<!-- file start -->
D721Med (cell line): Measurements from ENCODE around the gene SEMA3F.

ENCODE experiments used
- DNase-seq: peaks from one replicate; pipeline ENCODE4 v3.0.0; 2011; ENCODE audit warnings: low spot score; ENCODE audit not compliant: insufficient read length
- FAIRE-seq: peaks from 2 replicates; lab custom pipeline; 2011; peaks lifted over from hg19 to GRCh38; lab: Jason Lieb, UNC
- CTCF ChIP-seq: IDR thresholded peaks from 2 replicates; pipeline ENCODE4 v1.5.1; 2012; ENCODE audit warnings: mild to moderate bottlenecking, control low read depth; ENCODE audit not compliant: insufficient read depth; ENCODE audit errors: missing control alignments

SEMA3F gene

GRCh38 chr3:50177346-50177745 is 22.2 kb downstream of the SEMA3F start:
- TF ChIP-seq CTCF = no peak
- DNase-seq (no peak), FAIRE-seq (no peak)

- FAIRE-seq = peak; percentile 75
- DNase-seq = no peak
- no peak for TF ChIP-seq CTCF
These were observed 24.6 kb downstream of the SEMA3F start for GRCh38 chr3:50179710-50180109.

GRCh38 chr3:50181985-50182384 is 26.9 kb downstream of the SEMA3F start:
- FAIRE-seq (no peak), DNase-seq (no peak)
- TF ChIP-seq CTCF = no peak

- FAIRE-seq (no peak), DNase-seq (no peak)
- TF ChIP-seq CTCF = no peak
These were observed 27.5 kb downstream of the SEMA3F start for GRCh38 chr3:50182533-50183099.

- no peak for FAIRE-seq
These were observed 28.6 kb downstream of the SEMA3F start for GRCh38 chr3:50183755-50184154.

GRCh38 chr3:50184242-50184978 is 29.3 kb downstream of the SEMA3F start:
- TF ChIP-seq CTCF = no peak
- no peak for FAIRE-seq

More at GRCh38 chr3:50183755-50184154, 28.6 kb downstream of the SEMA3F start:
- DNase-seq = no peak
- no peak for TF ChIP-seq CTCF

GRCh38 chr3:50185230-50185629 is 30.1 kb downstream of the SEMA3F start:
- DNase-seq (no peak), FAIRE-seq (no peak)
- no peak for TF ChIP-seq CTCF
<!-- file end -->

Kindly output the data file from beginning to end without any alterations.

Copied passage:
D721Med (cell line): Measurements from ENCODE around the gene SEMA3F.

ENCODE experiments used
- DNase-seq: peaks from one replicate; pipeline ENCODE4 v3.0.0; 2011; ENCODE audit warnings: low spot score; ENCODE audit not compliant: insufficient read length
- FAIRE-seq: peaks from 2 replicates; lab custom pipeline; 2011; peaks lifted over from hg19 to GRCh38; lab: Jason Lieb, UNC
- CTCF ChIP-seq: IDR thresholded peaks from 2 replicates; pipeline ENCODE4 v1.5.1; 2012; ENCODE audit warnings: mild to moderate bottlenecking, control low read depth; ENCODE audit not compliant: insufficient read depth; ENCODE audit errors: missing control alignments

SEMA3F gene

GRCh38 chr3:50177346-50177745 is 22.2 kb downstream of the SEMA3F start:
- TF ChIP-seq CTCF = no peak
- DNase-seq (no peak), FAIRE-seq (no peak)

- FAIRE-seq = peak; percentile 75
- DNase-seq = no peak
- no peak for TF ChIP-seq CTCF
These were observed 24.6 kb downstream of the SEMA3F start for GRCh38 chr3:50179710-50180109.

GRCh38 chr3:50181985-50182384 is 26.9 kb downstream of the SEMA3F start:
- FAIRE-seq (no peak), DNase-seq (no peak)
- TF ChIP-seq CTCF = no peak

- FAIRE-seq (no peak), DNase-seq (no peak)
- TF ChIP-seq CTCF = no peak
These were observed 27.5 kb downstream of the SEMA3F start for GRCh38 chr3:50182533-50183099.

- no peak for FAIRE-seq
These were observed 28.6 kb downstream of the SEMA3F start for GRCh38 chr3:50183755-50184154.

GRCh38 chr3:50184242-50184978 is 29.3 kb downstream of the SEMA3F start:
- TF ChIP-seq CTCF = no peak
- no peak for FAIRE-seq

More at GRCh38 chr3:50183755-50184154, 28.6 kb downstream of the SEMA3F start:
- DNase-seq = no peak
- no peak for TF ChIP-seq CTCF

GRCh38 chr3:50185230-50185629 is 30.1 kb downstream of the SEMA3F start:
- DNase-seq (no peak), FAIRE-seq (no peak)
- no peak for TF ChIP-seq CTCF